On Monday, I did my 2nd to last training run before my 5k on Sunday, July 31st. I’ve typically just run the streets of San Francisco but on this day, I took a bus to the Embarcadero where the race will actually take place, and I basically ran the course. [1]

I started off pretty excited and found myself going a little bit faster than was wise early on, but settled into a good rhythm for mile 2. I was going at a decent pace coming into mile 3 and decided to see how fast I could really go. At one point I could see, up ahead, the building where I had started. I decided to commit to sprinting all the way to the end to really finish the run / practice race with the best time possible.

I took off and for the first 10 seconds it felt great. I’m pumping my arms hard and feeling like a fast runner. The my heart started slamming up against my ribcage, my arms and legs start to lose feeling and I started gasping for air. I kept pushing on. Almost there! I could see the building come closer and closer.

As I neared the finish line, I reeled in horror: I had identified the wrong building. The start was actually the NEXT building ahead. Demoralized, I slowed down and almost started walking. I had aimed to finish at this building and was nearly out of juice.

But then, something clicked in my head:

I had made a commitment to myself to sprint all the way to the finish line. I had made a mistake about WHERE the finish line was, but that DID NOT mean I could quit because I was tired.

So I pushed on. Ran as fast as I could through that last building, even if it was only a hair faster than walking. A speedwalking grandma could have lapped me. I crossed the “finish line” and spent 2 minutes panting and scaring the crap out of the family that was eating breakfast outside, next to the building. Whatever. The bottom line was I didn’t walk.

Why am I so obssesed with keeping my commitments?

Because without your commitments, you are nothing. When the going gets tough, are you going to bail out or grit your teeth and get things done? [2] How can you make a commitment to someone else – a business partner, a customer, your spouse, your children, your friends – if you can’t even keep your commitments to yourself!?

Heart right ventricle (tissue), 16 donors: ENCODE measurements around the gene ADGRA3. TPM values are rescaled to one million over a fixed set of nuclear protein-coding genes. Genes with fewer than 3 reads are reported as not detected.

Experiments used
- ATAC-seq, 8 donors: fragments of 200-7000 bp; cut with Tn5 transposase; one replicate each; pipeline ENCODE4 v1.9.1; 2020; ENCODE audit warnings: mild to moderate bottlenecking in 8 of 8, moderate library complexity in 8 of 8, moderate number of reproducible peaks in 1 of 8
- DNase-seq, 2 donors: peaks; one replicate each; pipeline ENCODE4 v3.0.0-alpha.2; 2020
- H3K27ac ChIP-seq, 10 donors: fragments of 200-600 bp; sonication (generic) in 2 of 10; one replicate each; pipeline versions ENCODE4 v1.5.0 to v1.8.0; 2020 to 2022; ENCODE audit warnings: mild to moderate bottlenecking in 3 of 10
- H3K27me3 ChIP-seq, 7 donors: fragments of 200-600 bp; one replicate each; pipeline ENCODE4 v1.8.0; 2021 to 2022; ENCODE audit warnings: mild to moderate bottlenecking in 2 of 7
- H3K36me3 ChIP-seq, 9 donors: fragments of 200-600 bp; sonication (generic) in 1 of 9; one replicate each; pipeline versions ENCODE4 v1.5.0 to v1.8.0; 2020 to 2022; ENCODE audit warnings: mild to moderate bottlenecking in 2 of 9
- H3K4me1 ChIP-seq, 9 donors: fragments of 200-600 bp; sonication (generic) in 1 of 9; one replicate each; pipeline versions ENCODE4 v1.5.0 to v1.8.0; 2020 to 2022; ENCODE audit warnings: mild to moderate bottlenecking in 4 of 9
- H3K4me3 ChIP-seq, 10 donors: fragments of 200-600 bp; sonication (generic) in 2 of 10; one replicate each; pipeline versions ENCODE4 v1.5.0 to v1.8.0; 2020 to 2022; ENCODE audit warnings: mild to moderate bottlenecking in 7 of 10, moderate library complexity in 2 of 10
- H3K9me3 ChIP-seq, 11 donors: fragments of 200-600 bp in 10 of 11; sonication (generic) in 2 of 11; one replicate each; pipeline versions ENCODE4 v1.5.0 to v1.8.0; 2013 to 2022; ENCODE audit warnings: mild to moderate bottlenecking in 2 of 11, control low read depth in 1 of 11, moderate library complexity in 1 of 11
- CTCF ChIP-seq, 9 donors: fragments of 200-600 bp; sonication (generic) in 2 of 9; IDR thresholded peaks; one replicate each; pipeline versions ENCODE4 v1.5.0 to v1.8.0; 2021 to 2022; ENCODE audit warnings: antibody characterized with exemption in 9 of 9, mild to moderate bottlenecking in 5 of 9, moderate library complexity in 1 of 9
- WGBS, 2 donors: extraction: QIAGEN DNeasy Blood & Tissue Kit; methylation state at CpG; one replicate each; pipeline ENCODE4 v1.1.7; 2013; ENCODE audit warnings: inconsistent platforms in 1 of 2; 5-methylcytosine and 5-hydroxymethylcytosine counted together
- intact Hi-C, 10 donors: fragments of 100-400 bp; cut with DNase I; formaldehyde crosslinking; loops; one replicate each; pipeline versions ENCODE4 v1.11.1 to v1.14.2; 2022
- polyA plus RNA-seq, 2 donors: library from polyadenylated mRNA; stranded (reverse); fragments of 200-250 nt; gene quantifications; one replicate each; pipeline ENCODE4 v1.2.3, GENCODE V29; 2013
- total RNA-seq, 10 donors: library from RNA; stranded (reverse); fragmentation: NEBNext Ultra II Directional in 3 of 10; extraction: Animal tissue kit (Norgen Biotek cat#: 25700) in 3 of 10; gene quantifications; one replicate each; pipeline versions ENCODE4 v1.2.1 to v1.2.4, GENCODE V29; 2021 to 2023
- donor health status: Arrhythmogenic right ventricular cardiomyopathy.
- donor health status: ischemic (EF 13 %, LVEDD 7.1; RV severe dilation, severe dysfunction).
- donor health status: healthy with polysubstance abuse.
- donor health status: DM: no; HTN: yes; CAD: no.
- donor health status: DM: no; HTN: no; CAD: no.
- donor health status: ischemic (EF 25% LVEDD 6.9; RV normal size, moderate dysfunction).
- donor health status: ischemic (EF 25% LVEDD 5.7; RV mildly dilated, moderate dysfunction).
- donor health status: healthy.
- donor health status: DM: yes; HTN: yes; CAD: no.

This is something I learned from Stephen Covey in Seven Habits of Highly Effective People. He talks about winning the private victory before the public one. Keeping personal commitments are your private victory.

If you strive to always keep your commitments – two things happen:

1) You learn to only promise / commit to what you deliver. If you know you aren’t going to make something, you won’t lie to yourself and say you’ll do it – knowing that you probably won’t.

2) You gain confidence in yourself. When you bust your butt to try and keep a commitment – you strength your self-discipline and often grow your own abilities. You’ll know you’ve toughed out hard times and come through.

And when you do this enough and the people around you become aware of your standard for keeping commitments, you will gain their trust. When you look them in the eye and say “I’ll make sure of it” – they will breathe a sigh of relief and know that you are truly 100% committed and will go all the way to get the job done.

And that’s why you should keep your commitments.


[1] In the name of transparency, my time was 25:30 mins for 3.10 miles. You can see my time on Runkeeper. It actually turns out that I ran too far and that the starting point and ending point were not the same. But that doesn’t negate my point about keeping commitments.

[2] There are times when you should not keep your commitments – especially when the conflict one another. For instance, I told a friend I’d come to her pool party this weekend, but because of my commitment to my startup, I can’t. This isn’t to say work should trump all. I would drop everything and go see my family if something important came up there. The point is that you should have your priorities straight and keep your commitments based on how important they are to you.